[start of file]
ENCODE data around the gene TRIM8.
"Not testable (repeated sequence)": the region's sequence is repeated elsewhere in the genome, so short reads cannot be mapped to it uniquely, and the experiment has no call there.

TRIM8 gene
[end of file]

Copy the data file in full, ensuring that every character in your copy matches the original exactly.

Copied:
ENCODE data around the gene TRIM8.
"Not testable (repeated sequence)": the region's sequence is repeated elsewhere in the genome, so short reads cannot be mapped to it uniquely, and the experiment has no call there.

TRIM8 gene